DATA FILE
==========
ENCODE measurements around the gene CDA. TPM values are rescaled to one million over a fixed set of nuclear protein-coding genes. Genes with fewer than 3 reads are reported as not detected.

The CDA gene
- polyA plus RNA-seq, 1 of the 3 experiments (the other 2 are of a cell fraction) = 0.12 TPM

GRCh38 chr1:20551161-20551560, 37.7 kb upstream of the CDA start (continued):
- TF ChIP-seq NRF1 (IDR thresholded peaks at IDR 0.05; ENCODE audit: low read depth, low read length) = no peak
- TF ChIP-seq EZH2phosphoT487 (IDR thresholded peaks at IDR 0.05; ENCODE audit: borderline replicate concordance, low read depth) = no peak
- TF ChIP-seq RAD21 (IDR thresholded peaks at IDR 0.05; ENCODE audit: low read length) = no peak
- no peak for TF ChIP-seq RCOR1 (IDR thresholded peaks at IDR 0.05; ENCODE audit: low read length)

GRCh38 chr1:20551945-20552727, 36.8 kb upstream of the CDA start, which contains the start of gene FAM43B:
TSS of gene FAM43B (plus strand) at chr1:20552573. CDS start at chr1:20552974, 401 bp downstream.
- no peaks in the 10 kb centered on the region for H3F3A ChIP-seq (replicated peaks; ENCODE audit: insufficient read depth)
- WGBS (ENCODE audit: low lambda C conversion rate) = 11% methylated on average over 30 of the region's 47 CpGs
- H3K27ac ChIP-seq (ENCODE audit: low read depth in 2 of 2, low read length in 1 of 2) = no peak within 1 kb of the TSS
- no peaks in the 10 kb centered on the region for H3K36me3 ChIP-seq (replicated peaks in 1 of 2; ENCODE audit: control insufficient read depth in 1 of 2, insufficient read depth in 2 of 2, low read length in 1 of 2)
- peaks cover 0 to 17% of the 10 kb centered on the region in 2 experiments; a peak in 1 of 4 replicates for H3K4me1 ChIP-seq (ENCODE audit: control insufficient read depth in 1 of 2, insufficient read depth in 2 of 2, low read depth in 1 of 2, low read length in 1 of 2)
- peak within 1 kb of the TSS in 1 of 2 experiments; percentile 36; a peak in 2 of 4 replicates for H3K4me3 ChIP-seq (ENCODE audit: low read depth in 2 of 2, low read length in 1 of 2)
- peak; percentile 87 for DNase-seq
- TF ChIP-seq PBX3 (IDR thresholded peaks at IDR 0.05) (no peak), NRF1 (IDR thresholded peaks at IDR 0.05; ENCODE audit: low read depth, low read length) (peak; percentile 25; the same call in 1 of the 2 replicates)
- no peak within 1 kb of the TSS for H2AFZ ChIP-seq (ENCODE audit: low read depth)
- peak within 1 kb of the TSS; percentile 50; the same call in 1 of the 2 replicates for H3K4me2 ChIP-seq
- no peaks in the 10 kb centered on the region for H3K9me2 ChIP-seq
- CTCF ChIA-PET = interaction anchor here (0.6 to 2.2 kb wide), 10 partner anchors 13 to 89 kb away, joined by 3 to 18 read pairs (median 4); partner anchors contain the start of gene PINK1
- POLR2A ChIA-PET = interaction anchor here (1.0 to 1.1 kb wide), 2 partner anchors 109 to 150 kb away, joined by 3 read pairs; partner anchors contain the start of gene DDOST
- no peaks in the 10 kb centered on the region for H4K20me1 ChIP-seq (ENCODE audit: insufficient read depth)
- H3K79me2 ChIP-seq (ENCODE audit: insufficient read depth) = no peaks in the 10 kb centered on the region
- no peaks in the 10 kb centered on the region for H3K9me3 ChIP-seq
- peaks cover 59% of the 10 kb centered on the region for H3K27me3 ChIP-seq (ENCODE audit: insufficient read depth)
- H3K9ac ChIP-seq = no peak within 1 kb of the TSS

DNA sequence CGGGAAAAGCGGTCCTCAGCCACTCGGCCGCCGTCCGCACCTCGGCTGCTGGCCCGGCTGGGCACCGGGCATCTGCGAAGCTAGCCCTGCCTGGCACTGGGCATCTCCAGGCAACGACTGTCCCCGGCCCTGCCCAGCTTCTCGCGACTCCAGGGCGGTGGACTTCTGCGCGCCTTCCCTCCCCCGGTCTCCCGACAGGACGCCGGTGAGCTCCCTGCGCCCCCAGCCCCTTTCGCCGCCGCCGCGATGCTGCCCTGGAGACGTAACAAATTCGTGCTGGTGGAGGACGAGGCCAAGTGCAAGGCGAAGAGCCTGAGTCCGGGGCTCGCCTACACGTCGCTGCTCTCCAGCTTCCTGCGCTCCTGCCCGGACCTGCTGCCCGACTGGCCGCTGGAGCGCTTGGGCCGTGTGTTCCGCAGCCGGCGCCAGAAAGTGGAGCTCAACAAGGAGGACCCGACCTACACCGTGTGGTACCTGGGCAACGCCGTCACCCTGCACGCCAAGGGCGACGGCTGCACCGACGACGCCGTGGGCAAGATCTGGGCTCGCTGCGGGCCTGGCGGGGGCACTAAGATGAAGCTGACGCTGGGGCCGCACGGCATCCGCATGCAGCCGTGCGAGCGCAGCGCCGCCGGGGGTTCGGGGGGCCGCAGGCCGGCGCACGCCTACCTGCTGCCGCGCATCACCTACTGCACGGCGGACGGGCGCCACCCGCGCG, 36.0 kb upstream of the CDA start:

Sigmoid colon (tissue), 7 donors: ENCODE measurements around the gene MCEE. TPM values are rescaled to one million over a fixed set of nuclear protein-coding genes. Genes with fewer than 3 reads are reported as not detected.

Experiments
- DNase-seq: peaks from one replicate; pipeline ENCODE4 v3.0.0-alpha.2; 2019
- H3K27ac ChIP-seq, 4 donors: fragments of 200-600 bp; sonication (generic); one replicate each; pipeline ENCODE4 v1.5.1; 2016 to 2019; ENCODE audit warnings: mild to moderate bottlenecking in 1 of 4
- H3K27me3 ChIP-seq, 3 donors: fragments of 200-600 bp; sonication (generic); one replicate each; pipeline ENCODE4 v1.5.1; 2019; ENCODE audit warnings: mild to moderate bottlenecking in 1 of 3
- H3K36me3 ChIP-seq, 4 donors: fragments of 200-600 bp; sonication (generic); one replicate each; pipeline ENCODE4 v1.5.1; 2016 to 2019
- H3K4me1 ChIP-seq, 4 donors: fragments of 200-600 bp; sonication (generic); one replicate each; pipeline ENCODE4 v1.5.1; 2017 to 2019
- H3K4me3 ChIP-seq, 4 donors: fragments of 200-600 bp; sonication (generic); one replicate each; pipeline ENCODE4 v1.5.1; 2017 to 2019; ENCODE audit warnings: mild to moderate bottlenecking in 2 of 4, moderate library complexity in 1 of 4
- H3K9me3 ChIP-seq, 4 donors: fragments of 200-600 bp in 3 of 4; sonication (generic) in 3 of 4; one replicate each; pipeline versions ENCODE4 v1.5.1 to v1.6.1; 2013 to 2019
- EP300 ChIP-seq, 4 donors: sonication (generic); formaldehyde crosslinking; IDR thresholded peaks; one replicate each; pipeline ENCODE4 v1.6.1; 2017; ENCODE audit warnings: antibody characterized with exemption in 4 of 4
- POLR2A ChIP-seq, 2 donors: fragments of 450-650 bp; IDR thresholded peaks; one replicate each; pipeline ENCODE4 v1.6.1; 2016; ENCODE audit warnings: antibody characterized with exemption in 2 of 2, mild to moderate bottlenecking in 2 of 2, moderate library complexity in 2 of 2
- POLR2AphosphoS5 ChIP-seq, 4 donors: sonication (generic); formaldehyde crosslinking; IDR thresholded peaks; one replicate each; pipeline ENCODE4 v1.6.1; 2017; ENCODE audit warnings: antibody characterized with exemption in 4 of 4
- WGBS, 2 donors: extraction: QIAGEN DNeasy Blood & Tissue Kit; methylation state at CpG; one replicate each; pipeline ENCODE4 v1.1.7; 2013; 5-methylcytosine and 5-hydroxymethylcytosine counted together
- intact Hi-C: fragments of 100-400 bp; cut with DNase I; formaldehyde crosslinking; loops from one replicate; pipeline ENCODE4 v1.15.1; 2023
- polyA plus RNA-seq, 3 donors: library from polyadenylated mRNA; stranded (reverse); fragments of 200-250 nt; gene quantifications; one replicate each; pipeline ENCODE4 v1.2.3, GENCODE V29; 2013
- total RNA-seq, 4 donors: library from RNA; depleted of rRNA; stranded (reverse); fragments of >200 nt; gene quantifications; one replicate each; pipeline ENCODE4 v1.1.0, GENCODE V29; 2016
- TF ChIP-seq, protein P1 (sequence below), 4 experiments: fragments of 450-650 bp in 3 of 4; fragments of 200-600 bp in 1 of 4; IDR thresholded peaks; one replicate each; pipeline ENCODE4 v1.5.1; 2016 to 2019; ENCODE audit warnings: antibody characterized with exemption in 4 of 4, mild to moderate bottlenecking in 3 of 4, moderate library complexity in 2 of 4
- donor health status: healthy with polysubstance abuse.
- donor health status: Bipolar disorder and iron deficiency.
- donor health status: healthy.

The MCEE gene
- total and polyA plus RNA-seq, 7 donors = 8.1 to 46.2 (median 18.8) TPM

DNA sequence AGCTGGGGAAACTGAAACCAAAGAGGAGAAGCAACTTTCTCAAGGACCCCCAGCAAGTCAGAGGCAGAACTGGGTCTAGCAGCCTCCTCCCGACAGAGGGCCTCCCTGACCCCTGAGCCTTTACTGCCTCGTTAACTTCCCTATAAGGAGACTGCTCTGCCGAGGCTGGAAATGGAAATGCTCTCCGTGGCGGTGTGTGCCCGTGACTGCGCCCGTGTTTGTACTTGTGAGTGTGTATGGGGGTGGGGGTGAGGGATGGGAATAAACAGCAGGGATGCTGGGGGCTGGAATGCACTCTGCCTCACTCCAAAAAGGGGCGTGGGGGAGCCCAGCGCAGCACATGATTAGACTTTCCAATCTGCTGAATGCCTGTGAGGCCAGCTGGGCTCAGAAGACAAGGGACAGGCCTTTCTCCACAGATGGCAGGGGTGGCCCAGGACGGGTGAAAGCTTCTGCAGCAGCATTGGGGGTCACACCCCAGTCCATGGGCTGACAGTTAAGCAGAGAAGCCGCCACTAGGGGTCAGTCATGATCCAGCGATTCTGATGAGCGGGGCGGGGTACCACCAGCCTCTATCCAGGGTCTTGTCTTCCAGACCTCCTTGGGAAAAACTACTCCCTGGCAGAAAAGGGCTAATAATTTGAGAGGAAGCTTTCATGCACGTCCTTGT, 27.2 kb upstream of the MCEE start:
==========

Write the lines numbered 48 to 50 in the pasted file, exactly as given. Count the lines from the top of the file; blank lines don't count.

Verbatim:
- donor health status: Bipolar disorder and iron deficiency.
- donor health status: healthy.

The MCEE gene